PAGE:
A Foretaste of Spring

This morning we made a supreme effort and managed to drag our weary bodies out of bed early. After a brief breakfast, we headed off to Rufford Abbey and country park.


All week there have been up to ten hawfinches in the trees surrounding the car park and we wanted to see these birds. We crossed the city in record time and found ourselves getting out of the car less than 45 minutes after we had set out. Following the know of birdwatchers in the car park gave us directions to nine hawfinches obligingly perched high in a tree.


They remained in full view for approximately 15 minutes. It was the best view of hawfinches I have ever had. Around us, blue tits great tits nuthatches and chaffinches all sang at the top of their voices. We had limited time due to an appointment at 11am so we headed for the lake. 

Although the weather was cold four degrees it was bright and sunny and we found our first snowdrops in flower. You may not be able to feel spring is around the corner. You may not be able to see it but these small signs are the foretastes and promises of the spring and they always make me happy.


Hazel trees were full of catkins and we saw wild arum just poking above the soil. Great tits, robins, and blackbirds have been shouting all week about how sexy they are and proclaiming territory. Indeed earlier this week a blackbird was still singing well after dark just near the library

Our diligence was rewarded with four goosanders two males and two females on the lake. Some species of birds were obviously accustomed to being fed regularly by visitors. A crowd of robins followed us hopefully whilst blue tits and great tits hovered nearby. At a bridge, we were treated to sights of a coal tit a few feet away from us great tits and blue tits were everywhere as were dunnocks robins and an occasional wren. A goldcrest hovered at the edge of a yew completely oblivious to our presence.



Our pleasure was increased by a flock of approximately fifty siskins who flew into the trees at the edge of the lake. One of two of us were sure there was redpoll amongst them but your father refuses to be convinced. None of those I saw had the red forehead but they did have the streaky pattern and buff wing bars of immature redpolls.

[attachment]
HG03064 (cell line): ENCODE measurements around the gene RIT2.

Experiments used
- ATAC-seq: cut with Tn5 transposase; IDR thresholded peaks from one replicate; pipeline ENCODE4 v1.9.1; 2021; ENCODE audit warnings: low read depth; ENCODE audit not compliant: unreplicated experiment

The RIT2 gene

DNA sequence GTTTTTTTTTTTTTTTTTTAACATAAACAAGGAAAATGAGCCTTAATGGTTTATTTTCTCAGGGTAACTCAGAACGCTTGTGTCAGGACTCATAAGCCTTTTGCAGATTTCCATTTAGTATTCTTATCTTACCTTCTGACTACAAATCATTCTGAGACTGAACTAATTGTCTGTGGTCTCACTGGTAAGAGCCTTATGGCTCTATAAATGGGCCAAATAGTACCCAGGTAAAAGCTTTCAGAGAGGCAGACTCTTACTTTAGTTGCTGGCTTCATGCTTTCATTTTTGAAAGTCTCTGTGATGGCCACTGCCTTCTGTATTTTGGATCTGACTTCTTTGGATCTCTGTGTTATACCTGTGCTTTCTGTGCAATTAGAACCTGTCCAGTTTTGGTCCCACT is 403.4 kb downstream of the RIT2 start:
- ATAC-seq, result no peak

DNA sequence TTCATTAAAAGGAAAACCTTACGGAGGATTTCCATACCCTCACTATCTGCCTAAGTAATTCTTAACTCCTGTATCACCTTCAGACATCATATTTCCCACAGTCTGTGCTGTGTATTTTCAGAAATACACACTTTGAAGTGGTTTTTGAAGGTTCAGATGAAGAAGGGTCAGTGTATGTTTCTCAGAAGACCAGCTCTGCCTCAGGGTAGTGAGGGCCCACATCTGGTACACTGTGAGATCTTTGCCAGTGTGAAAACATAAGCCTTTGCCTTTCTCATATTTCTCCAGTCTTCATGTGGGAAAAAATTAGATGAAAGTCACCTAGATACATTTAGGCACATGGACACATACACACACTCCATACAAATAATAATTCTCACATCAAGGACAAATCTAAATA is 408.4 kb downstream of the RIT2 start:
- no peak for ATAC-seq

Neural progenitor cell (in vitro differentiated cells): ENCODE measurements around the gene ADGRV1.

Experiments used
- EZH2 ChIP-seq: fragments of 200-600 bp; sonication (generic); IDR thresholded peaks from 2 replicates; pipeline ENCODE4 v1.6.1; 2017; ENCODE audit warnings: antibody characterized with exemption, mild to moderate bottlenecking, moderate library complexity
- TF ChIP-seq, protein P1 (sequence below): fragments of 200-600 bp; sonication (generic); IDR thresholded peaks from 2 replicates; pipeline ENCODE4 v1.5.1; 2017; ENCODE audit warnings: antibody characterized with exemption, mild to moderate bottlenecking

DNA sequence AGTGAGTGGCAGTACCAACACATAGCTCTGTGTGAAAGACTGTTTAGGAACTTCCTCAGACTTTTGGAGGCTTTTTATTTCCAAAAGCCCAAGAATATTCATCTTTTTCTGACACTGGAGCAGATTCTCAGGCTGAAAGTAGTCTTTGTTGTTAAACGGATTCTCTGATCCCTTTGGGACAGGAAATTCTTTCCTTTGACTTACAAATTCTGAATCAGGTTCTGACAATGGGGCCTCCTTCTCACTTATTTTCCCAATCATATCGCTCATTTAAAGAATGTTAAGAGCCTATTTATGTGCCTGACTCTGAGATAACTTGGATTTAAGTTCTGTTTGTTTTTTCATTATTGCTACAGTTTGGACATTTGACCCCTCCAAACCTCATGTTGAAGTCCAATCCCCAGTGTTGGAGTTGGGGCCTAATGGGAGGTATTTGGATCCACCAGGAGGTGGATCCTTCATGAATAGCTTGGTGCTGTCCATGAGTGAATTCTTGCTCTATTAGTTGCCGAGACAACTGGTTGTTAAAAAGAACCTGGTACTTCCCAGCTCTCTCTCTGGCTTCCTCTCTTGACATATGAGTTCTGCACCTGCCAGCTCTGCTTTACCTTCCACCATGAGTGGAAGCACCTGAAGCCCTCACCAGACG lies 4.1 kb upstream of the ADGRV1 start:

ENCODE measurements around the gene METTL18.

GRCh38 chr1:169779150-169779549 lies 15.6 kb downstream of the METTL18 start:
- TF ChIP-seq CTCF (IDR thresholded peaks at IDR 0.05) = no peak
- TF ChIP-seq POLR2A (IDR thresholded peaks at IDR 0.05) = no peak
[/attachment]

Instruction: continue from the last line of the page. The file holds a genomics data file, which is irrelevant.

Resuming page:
We headed back to the car seeing treecreeper, nuthatch and two great spotted woodpeckers on the way. We missed the brief flash of a kingfisher as it shot past. However, despite this disappointment, we saw three new species for the year Hawfinch, siskin and treecreeper. The drive home took twice as long as the early morning drive. For a short trip, we picked up four new species for the year, had wonderful views and had a lovely walk in the sunshine. A really lovely morning. As you can see the close-up shots of birds courtesy of Nottinghamshire birdwatchers are far superior to anything our camera can achieve. Hope everything is going well.

Love Mum 



Galium aparine L. cleavers

Galium aparine L. cleavers,
Also called clivers, goosegrass, kisses, stickyweed, stickybud, sticky willy
This species is a straggling climber, growing up to 3 m long, with slender 4-angled stems. Its narrow leaves can reach 7 cm long and are arranged in groups (whorls) of 6-8 (rarely 4) around the stem.

Goosegrass plant

Goosegrass plant

This is a scrambling annual whose stems may reach up to five feet in hedgerows, fields and gardens where it flourishes. It clings by the curved hook-like prickles on the four angles of the stems and the edges of the leaves.
Indeed the whole plant is covered in minute hooked hairs, and can cling to skin, fur and clothing. It has been raised from the excreta of various birds demonstrating that it is consumed by them. Viable seeds have also been found in manure and compost showing that they are resistant to the heat required to decompose manure and compost and that they are persistent. The flowers are tiny (2mm across), white, 4-petalled tubes. The fruits are purplish green covered with numerous colourless joked bristles, often borne in clusters of two or three. The individual fruits are approximately 2mm to 2.5 mm across and weighs approximately 0.02 to 0.05 grams. Germination mostly occurs in autumn but may occur in spring. In harsh winters it is the latter that survives. The germination in different seasons is a characteristic that has enabled this plant to proliferate.
goosegrass flowers

These fruits are also covered in hooked hairs which catch in the fur of passing animals or the peoples clothing. This is an efficient distribution mechanism that has contributed to the plant’s wide geographical range.